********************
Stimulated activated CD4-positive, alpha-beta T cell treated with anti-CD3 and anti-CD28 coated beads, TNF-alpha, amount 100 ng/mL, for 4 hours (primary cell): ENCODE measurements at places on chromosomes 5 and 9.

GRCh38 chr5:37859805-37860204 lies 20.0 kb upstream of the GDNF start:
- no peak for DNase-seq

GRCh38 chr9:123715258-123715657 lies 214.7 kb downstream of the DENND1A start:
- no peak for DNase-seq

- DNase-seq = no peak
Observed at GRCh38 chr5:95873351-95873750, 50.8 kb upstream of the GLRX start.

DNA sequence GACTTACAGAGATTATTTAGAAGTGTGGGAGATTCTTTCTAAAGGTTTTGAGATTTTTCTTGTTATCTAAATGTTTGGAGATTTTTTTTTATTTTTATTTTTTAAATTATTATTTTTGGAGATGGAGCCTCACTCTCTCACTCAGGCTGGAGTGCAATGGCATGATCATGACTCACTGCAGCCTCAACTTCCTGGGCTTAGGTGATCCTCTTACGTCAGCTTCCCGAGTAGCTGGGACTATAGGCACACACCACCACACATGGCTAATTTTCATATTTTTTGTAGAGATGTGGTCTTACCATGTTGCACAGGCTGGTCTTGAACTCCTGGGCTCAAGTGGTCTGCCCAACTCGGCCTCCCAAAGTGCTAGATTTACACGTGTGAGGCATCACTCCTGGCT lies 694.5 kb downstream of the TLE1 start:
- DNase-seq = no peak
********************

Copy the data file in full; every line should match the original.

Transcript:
Stimulated activated CD4-positive, alpha-beta T cell treated with anti-CD3 and anti-CD28 coated beads, TNF-alpha, amount 100 ng/mL, for 4 hours (primary cell): ENCODE measurements at places on chromosomes 5 and 9.

GRCh38 chr5:37859805-37860204 lies 20.0 kb upstream of the GDNF start:
- no peak for DNase-seq

GRCh38 chr9:123715258-123715657 lies 214.7 kb downstream of the DENND1A start:
- no peak for DNase-seq

- DNase-seq = no peak
Observed at GRCh38 chr5:95873351-95873750, 50.8 kb upstream of the GLRX start.

DNA sequence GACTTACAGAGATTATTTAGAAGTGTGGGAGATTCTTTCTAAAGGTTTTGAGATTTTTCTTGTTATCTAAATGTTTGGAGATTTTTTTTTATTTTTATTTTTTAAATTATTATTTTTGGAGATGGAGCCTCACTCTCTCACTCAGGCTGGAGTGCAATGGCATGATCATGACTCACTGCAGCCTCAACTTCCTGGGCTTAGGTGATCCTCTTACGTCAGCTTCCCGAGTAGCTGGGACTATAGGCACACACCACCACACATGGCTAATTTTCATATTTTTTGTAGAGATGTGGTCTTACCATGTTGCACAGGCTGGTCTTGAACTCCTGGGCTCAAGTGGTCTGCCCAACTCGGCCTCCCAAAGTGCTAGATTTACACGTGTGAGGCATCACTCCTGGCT lies 694.5 kb downstream of the TLE1 start:
- DNase-seq = no peak